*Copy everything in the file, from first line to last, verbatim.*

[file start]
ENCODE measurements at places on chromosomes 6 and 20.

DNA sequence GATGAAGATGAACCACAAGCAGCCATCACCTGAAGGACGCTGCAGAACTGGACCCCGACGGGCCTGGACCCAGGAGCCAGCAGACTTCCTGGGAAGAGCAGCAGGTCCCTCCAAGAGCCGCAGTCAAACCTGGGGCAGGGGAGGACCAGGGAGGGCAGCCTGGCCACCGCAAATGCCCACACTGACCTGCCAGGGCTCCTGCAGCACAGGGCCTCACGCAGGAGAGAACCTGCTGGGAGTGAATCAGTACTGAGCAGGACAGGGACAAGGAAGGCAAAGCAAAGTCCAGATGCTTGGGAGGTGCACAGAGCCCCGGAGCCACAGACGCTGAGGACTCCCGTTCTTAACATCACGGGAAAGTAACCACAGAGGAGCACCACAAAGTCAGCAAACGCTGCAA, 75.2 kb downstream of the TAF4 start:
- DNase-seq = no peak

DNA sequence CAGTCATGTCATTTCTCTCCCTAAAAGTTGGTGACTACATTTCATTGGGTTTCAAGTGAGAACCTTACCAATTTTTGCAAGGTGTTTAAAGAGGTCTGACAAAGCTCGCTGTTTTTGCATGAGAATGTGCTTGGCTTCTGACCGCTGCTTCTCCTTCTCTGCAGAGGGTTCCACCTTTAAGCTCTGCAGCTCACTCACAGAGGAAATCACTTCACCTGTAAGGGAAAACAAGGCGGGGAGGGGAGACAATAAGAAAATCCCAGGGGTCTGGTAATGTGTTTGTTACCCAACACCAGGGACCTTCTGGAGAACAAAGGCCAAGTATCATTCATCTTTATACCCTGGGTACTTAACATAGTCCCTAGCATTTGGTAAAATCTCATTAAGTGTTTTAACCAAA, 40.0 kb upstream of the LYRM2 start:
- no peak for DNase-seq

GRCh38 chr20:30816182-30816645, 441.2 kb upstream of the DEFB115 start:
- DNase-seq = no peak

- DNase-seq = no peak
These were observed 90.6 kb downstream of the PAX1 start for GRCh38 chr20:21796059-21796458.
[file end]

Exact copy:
ENCODE measurements at places on chromosomes 6 and 20.

DNA sequence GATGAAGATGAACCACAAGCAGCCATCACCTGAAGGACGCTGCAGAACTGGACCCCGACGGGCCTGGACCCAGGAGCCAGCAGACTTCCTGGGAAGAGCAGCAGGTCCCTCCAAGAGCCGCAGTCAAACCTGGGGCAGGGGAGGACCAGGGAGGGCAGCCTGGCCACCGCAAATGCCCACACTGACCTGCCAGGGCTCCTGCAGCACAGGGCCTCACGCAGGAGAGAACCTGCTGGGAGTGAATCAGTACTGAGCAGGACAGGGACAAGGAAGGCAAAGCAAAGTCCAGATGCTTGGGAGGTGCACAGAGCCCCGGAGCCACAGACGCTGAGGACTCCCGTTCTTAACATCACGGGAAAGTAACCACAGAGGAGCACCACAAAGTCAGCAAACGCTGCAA, 75.2 kb downstream of the TAF4 start:
- DNase-seq = no peak

DNA sequence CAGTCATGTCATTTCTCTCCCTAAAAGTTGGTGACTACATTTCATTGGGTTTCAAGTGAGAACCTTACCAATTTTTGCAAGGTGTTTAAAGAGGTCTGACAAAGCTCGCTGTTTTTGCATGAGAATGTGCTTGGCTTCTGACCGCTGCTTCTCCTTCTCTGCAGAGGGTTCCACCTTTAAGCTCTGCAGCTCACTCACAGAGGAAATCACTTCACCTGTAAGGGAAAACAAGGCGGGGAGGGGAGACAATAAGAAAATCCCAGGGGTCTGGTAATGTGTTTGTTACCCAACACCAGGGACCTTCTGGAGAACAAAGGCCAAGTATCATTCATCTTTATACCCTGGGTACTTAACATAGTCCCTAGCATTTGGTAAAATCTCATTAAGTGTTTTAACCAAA, 40.0 kb upstream of the LYRM2 start:
- no peak for DNase-seq

GRCh38 chr20:30816182-30816645, 441.2 kb upstream of the DEFB115 start:
- DNase-seq = no peak

- DNase-seq = no peak
These were observed 90.6 kb downstream of the PAX1 start for GRCh38 chr20:21796059-21796458.